In this press release, the Paris based World Association of Newspapers (WAM), representing a membership of eighteen thousand newspapers worldwide, including AFP, seeks to address the issues facing newspapers resulting from new technologies. In particular, in the WAM press release, WAM discusses the ‘Napsterisation' of newspaper content. More explicitly, the group expresses a desire to counteract "the exploitation" by Google News and other search providers of copyrighted news articles. While Google, Yahoo and other search engines hide behind a guise of social benevolence, WAN asserts that these search engines do not represent "Robin Hoods," but rather highly profit oriented organizations that are seeking to misuse the hard work and copyrighted content of newspapers. Ultimately, WAN seeks to craft a relationship between newspaper publishers and search engines that would prove profitable and legal for both parties involved. WAM appears to understand that newspapers must adopt to technology, but at the same time WAM seeks to have that adaptation involve compensation by the search engines to the newspapers.
As a reflection of WAM's ultimate objective, Google and the Associated Press agreed to a deal in August of 2006 that would compensate AP when Google News used its assets. Google justified the deal with AP in that the AP content licensed Google assets would complement Google News. Google News would remain a news aggregator that linked to news sites, which Google adamantly considers a fair use.
Similarly, in November of 2006 Yahoo! struck a deal with over 150 United States newspapers. The agreement announces that Yahoo's technological leadership, specifically search, advertising and infrastructure, will be partnered with the leading newspaper content in the United States. The partnership plan will allow Yahoo! users access to personalized local news, such as classifieds.
As evidenced by these deals, the presence of Google News and Yahoo! should ultimately make newspapers more profitable, not less. Users should click through links on Google News and on Yahoo! more frequently than before, thus, raising the page views, revenue and attractiveness of newspapers. Although the recording industry may have been technically correct on the copyright violations Napster committed, ultimately by not adopting to technology changes, the recording industry has been eroded and not been the driver of change. News services and newspapers must consider how to adapt to changes brought on by technology, not merely fight changes technology brings.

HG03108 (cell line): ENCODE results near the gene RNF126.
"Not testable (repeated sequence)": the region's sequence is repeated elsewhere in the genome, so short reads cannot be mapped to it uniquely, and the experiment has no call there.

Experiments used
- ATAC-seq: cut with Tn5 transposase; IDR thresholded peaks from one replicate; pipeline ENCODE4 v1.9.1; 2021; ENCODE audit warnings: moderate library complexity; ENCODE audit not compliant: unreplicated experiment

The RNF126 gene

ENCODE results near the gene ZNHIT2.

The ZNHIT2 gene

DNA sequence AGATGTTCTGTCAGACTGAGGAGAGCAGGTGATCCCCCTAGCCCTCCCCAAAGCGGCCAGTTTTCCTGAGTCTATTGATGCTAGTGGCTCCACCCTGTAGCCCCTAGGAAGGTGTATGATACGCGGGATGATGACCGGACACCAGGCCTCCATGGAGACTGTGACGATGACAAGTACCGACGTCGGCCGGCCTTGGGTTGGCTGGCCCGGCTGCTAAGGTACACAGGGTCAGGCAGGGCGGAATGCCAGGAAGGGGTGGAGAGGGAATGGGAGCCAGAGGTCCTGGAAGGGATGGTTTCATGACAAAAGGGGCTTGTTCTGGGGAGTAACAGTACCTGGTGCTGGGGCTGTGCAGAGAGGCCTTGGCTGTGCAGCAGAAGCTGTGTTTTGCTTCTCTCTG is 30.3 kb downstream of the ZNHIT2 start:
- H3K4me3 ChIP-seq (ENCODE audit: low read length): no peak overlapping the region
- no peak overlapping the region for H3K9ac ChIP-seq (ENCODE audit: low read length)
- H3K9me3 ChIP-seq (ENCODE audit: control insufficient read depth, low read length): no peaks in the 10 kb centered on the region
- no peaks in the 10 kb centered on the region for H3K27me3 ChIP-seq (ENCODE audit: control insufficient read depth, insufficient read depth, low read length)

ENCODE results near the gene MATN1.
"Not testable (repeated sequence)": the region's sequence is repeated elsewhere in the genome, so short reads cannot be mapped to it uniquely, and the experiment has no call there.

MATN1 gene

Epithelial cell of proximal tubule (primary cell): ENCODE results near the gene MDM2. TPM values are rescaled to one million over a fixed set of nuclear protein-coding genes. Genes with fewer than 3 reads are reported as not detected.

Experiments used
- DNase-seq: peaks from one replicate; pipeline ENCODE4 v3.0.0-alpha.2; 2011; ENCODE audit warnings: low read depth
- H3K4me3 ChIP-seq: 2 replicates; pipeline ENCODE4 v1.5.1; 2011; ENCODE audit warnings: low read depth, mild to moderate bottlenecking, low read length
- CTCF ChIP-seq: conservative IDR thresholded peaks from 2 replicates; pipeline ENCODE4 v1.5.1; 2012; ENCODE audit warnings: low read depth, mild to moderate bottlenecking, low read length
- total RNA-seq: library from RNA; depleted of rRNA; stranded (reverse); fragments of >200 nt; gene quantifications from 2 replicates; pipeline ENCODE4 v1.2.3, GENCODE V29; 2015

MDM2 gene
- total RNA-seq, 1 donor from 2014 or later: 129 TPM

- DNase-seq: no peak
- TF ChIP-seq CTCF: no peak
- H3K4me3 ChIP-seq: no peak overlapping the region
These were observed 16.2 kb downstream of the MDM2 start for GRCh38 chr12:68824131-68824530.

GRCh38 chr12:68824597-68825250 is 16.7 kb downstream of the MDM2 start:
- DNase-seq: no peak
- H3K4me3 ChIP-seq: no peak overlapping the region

Schmidt, Eric. “Conversation with Eric Schmidt Hosted by Danny Sullivan,” interview by Danny Sullivan (9 August 2006) (http://www.google.com/press/podium/ses2006.html) (last accessed 26 November 2006).
In this interview of Google CEO, Eric Schmidt, by Danny Sullivan at the Search Engine Strategies Conference, Schmidt discusses issues facing Google. He addresses everything from click fraud to protecting user private data. Ultimately, Schmidt underscores Google commitment to provide to Internet users the most relevant information, whether it is news, ad-content or search results. He does confess to a new emphasis on profitability.
Most relevantly, Schmidt addresses the pending lawsuit with AFP. Schmidt asserts that Google understands and wants to be sensitive to various conceptions of rights and copyrights. Schmidt also admits that there is an underlying ambiguity associated with fair use but appears to remain firmly committed to Google’s definition of fair use. Schmidt asserts that Google’s use of parts or snippets of copyrighted materials, like books and news, is not only fair use, but a vital research and knowledge tool. In the interview, Sullivan, expressly asks Schmidt about the AFP lawsuit, and whether the deal between Google and the Associated Press was made to “solve a legal issue.” Interestingly, Schmidt answers that for Google, litigation is just another way of making a business deal. In other words, the AFP lawsuit was not unexpected, but rather something Google understood might occur given its new use of technology. The deal between Google and AP addresses these same issues in a different way – a way that attempts to foreclose litigation and to reach an amicable resolution of essentially the same issue.
Despite its altruistic mission of making relevant knowledge available worldwide, Google is ultimately a profit making corporation. Schmidt’s comments reveal that Google’s rise from search engine to a dominant corporation rests in its aggressive and liberal interpretation of fair use. Thus, the dispute with AFP could be settled if Google could reach a satisfactory monetary agreement with AFP as it did with the AP. No matter what social cause the EFF or other bloggers ring regarding the global importance of Google and free speech and the public’s right to knowledge, Google is just another company trying to impress its shareholders with its profitability.